I have enjoyed a few of Ben Elton's books - satirical commentaries on modern issues - although I do not like him as a comedian. When I saw The First Casualty I was intrigued as it was a who dunnit set in the First World War, a totally different type of novel to Elton's previous offerings and it didn't even look like there was any comedy involved. I duly bought it and set to reading it over Xmas.
It is 1917, shortly before Third Battle of Ypres occurs in France, Inspector Douglas Kingsley, a highly decorated London Police Officer, is on trial as a conscientious objector - however he's not a pacifist its simply that he does not agree, logically, with the war. Of course this reasoning does not sit well with the judge and Kingsley rapidly finds himself in a London prison and meeting several old acquaintances who are looking for a chance to get even. Meanwhile in France Viscount Abercrombie, British officer, war hero and celebrated poet has been been removed from the front to a hospital to recover from shell shock.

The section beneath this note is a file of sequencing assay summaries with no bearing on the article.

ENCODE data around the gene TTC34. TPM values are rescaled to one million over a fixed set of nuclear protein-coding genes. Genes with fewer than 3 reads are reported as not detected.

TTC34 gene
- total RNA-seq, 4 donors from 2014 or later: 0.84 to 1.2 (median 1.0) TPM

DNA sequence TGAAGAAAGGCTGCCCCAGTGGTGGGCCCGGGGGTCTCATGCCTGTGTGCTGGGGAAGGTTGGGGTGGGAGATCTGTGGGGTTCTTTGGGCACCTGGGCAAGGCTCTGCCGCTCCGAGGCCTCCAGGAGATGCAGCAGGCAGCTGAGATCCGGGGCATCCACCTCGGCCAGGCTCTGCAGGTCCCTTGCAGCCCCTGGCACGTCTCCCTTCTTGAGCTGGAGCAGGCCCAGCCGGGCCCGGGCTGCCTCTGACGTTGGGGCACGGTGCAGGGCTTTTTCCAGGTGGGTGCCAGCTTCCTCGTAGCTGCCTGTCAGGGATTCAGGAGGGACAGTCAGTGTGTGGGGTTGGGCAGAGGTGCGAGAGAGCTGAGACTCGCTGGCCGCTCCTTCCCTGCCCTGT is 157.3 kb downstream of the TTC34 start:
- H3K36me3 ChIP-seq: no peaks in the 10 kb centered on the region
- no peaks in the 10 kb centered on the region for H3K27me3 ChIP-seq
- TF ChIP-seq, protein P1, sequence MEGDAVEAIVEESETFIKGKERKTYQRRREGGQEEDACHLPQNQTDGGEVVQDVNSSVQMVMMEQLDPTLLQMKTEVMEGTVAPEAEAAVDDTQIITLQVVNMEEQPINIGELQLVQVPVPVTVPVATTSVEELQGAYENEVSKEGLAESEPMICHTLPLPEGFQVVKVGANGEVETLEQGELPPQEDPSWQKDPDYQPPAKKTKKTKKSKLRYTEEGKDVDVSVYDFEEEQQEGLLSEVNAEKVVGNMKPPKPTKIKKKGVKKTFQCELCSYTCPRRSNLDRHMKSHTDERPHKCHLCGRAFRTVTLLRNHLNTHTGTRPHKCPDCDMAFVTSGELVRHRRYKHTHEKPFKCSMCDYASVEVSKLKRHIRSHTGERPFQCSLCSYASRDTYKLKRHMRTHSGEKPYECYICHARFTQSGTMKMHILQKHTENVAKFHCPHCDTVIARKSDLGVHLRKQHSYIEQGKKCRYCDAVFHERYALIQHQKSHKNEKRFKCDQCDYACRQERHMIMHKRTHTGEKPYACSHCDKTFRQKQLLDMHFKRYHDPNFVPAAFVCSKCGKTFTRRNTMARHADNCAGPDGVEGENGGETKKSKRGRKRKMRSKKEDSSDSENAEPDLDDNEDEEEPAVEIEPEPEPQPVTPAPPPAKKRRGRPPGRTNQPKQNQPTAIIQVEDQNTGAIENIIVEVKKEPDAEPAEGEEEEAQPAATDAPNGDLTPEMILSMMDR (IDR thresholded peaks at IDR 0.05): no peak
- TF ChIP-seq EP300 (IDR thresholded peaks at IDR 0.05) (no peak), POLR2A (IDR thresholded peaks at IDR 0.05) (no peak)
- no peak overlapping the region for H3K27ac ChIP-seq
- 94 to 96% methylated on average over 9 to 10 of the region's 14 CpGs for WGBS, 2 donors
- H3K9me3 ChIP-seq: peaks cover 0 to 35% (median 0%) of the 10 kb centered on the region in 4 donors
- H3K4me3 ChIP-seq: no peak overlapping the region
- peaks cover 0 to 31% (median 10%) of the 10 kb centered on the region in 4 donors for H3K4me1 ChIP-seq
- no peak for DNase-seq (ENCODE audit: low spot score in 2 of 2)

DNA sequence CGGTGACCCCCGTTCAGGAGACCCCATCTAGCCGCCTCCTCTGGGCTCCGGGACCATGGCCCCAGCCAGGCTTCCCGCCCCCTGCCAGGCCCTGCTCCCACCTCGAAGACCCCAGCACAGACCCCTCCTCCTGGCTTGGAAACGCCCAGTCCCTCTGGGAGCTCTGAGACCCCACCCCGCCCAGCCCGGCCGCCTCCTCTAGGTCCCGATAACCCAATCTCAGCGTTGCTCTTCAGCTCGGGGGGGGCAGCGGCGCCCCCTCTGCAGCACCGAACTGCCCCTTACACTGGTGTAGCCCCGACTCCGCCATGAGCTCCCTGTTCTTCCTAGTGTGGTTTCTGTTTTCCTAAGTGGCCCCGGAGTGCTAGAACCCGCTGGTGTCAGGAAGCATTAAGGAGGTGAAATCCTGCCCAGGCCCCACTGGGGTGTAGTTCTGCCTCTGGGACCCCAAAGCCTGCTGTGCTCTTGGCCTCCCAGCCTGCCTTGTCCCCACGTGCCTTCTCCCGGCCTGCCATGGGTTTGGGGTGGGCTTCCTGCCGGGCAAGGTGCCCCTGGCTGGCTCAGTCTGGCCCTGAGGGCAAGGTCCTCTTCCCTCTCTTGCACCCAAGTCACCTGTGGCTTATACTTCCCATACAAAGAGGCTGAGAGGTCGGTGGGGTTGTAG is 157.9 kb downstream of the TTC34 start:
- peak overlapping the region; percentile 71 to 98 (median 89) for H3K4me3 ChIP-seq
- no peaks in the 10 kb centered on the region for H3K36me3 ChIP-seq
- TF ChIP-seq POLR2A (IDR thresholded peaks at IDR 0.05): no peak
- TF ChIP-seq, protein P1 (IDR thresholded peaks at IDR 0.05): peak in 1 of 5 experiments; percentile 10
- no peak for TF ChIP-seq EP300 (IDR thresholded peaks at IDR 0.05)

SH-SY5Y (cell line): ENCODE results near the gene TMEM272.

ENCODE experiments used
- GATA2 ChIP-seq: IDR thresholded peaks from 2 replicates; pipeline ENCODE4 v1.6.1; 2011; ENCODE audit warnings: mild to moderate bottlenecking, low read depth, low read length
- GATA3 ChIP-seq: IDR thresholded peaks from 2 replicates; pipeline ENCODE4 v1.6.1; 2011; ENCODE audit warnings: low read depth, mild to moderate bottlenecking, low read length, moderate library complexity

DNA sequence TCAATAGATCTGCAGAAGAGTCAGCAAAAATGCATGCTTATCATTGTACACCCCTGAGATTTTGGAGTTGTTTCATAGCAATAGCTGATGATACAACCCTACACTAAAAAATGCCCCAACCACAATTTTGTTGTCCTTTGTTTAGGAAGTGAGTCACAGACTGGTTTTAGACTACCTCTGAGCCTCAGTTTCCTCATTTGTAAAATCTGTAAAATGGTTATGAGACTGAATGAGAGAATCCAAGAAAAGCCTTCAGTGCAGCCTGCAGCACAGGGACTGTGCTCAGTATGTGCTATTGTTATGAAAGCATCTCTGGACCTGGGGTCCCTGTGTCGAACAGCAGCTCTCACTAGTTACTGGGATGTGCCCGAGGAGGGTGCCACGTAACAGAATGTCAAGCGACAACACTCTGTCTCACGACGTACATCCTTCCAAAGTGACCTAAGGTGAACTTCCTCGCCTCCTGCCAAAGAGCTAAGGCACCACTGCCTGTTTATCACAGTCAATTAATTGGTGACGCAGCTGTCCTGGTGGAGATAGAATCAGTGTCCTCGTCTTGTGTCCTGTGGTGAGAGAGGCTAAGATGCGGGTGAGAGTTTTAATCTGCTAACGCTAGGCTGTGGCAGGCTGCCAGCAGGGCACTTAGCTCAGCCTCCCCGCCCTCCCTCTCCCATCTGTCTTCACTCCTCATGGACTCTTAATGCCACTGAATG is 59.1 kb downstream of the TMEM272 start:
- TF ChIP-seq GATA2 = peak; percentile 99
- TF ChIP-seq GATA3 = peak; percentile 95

Even though he is behind the lines Abercrombie is shot dead. The manner of his death and the man suspected of his murder rapidly threaten the peace in England, a neutral investigator is required and so Kingsley finds himself heading to France to secure a conviction. He finds out there is many more faces to the war than he ever realised. Can he find the truth? Is there still any truth in the Great War?